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University Library, University of Illinois at Urbana-Champaign

Demystifying the Literature Review

This guide provides an overview of the literature review and its place in a research project, thesis, or dissertation, and demonstrates some strategies and resources for finding the information you need using the U of I Library.

Cooper’s Taxonomy of Literature Reviews

This chart lists some questions you should ask yourself before beginning a Literature Review. For example, the first row, "FOCUS," is asking what outcomes, methods, theories or practices your literature review is about. Are you tracking the outcomes of previous studies, the methods that have been used over time, or something else?

CHARACTERISTIC                       CATEGORIES (only some will apply)
FOCUS

Research Methods

Research Outcomes

Theories

Practices or Applications

GOAL

Integration

  (a) Generalization

  (b) Conflict Resolution

  (c) Linguistic bridge-building

Criticism

Identification of Central Issues

PERSPECTIVE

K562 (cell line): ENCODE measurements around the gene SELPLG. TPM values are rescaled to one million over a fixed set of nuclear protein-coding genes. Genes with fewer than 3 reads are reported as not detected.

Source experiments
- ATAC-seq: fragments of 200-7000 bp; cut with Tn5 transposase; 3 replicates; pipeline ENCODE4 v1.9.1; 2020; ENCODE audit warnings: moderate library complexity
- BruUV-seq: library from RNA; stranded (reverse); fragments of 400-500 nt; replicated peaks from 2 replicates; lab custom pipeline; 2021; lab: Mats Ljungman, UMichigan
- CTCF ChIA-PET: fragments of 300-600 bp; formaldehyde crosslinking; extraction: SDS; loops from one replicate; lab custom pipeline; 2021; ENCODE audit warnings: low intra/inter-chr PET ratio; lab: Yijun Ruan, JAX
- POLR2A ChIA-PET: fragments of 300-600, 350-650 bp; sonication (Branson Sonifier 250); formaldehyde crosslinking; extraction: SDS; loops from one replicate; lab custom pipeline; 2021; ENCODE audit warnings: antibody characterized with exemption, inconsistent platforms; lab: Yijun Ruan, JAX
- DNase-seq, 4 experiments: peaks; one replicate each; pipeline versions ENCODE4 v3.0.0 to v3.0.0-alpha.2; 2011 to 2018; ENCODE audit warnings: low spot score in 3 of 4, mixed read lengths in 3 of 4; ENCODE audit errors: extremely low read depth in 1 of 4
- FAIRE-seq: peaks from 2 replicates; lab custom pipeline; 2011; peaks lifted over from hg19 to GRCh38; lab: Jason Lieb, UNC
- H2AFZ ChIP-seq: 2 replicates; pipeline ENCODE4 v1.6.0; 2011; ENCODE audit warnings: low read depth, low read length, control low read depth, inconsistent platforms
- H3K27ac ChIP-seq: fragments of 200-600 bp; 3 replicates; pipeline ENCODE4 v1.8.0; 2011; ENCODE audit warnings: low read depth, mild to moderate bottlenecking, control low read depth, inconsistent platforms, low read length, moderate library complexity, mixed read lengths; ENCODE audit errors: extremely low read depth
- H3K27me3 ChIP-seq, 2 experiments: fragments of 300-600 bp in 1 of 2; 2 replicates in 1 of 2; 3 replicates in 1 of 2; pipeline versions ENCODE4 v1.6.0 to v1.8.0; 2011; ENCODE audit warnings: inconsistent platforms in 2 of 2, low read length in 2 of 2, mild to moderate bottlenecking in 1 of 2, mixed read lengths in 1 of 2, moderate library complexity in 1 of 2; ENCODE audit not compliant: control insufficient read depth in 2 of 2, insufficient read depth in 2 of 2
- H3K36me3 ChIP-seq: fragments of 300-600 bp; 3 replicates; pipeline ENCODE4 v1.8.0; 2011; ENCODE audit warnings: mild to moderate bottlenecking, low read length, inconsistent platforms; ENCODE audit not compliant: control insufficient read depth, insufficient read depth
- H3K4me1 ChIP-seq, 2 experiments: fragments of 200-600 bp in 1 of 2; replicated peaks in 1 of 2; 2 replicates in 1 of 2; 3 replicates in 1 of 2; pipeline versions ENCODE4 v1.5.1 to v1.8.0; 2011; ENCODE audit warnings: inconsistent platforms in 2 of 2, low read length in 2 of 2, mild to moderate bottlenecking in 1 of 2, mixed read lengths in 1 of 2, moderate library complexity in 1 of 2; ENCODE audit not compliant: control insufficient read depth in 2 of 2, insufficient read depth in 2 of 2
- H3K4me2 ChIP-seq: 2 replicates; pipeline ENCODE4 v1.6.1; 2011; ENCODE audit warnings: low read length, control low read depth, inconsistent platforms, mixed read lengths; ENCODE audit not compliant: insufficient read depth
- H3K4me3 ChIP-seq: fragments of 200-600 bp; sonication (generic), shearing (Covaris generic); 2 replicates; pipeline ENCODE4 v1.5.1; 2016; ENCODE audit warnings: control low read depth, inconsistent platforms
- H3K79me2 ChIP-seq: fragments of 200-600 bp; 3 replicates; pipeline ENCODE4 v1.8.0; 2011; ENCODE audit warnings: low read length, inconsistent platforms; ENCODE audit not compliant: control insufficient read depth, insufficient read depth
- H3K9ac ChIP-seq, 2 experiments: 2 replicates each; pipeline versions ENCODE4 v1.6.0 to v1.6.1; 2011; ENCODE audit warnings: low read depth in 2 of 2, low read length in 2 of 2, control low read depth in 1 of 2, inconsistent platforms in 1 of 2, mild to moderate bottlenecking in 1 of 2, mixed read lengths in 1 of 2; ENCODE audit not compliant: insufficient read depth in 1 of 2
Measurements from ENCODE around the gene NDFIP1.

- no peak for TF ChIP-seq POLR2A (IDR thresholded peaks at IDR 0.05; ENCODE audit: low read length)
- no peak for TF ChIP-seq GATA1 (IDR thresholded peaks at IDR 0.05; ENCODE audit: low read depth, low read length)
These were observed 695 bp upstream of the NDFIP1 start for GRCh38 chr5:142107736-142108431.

Neutral Representation

Espousal of Position

COVERAGE

Exhaustive

Exhaustive with Selective Citation

Representative

Central or Pivotal

ORGANIZATION

Historical

Conceptual

Methodological

AUDIENCE

Specialized Scholars

General Scholars

Practitioners or Policymakers

General Public

 

Source: “Organizing Knowledge Synthesis: A Taxonomy of Literature Reviews,” by H.M. Cooper, 1988, Knowledge in Society, 1, p. 109.

Cooper in Context

You don't need a definitive answer to all these questions, but they will help focus your research. Questions to consider:

  • Which of these characteristics seem to fit within your field?
  • What would you like your Literature Review/thesis/dissertation to accomplish?
  • Is your aim to influence theory within your field, or have specific application?
  • Who is your audience?
  • Does your field necessitate a particular perspective?
  • How does your field typically organize its findings?